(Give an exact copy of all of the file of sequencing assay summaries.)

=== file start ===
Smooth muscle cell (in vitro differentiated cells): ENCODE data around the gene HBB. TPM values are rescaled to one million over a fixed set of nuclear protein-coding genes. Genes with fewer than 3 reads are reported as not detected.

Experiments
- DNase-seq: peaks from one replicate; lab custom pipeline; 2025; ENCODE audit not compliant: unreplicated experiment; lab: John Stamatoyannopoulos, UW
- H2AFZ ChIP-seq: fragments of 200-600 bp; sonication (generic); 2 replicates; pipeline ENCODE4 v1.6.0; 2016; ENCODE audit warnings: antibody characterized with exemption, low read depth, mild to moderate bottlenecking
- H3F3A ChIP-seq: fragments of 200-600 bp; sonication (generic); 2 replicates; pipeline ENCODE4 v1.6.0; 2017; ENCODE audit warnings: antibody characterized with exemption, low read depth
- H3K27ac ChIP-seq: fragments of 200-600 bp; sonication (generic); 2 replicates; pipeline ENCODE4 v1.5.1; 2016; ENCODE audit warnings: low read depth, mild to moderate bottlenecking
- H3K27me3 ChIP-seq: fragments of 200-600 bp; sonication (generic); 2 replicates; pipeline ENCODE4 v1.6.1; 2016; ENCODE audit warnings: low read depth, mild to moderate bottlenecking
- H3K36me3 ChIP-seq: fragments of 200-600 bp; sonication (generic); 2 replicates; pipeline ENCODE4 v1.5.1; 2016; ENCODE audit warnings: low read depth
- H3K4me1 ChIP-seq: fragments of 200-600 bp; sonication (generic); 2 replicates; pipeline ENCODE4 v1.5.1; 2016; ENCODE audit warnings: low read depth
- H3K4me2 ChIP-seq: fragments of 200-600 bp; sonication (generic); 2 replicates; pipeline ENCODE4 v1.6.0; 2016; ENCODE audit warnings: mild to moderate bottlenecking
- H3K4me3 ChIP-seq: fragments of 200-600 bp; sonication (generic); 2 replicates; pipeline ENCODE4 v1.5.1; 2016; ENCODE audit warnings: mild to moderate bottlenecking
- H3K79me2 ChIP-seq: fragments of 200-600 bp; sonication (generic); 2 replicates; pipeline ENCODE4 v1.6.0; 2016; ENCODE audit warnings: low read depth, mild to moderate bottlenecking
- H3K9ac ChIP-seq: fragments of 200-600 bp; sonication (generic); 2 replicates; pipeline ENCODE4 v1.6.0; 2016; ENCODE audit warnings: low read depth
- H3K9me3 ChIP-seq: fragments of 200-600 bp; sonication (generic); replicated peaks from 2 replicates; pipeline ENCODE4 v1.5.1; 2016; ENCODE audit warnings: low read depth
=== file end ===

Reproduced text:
Smooth muscle cell (in vitro differentiated cells): ENCODE data around the gene HBB. TPM values are rescaled to one million over a fixed set of nuclear protein-coding genes. Genes with fewer than 3 reads are reported as not detected.

Experiments
- DNase-seq: peaks from one replicate; lab custom pipeline; 2025; ENCODE audit not compliant: unreplicated experiment; lab: John Stamatoyannopoulos, UW
- H2AFZ ChIP-seq: fragments of 200-600 bp; sonication (generic); 2 replicates; pipeline ENCODE4 v1.6.0; 2016; ENCODE audit warnings: antibody characterized with exemption, low read depth, mild to moderate bottlenecking
- H3F3A ChIP-seq: fragments of 200-600 bp; sonication (generic); 2 replicates; pipeline ENCODE4 v1.6.0; 2017; ENCODE audit warnings: antibody characterized with exemption, low read depth
- H3K27ac ChIP-seq: fragments of 200-600 bp; sonication (generic); 2 replicates; pipeline ENCODE4 v1.5.1; 2016; ENCODE audit warnings: low read depth, mild to moderate bottlenecking
- H3K27me3 ChIP-seq: fragments of 200-600 bp; sonication (generic); 2 replicates; pipeline ENCODE4 v1.6.1; 2016; ENCODE audit warnings: low read depth, mild to moderate bottlenecking
- H3K36me3 ChIP-seq: fragments of 200-600 bp; sonication (generic); 2 replicates; pipeline ENCODE4 v1.5.1; 2016; ENCODE audit warnings: low read depth
- H3K4me1 ChIP-seq: fragments of 200-600 bp; sonication (generic); 2 replicates; pipeline ENCODE4 v1.5.1; 2016; ENCODE audit warnings: low read depth
- H3K4me2 ChIP-seq: fragments of 200-600 bp; sonication (generic); 2 replicates; pipeline ENCODE4 v1.6.0; 2016; ENCODE audit warnings: mild to moderate bottlenecking
- H3K4me3 ChIP-seq: fragments of 200-600 bp; sonication (generic); 2 replicates; pipeline ENCODE4 v1.5.1; 2016; ENCODE audit warnings: mild to moderate bottlenecking
- H3K79me2 ChIP-seq: fragments of 200-600 bp; sonication (generic); 2 replicates; pipeline ENCODE4 v1.6.0; 2016; ENCODE audit warnings: low read depth, mild to moderate bottlenecking
- H3K9ac ChIP-seq: fragments of 200-600 bp; sonication (generic); 2 replicates; pipeline ENCODE4 v1.6.0; 2016; ENCODE audit warnings: low read depth
- H3K9me3 ChIP-seq: fragments of 200-600 bp; sonication (generic); replicated peaks from 2 replicates; pipeline ENCODE4 v1.5.1; 2016; ENCODE audit warnings: low read depth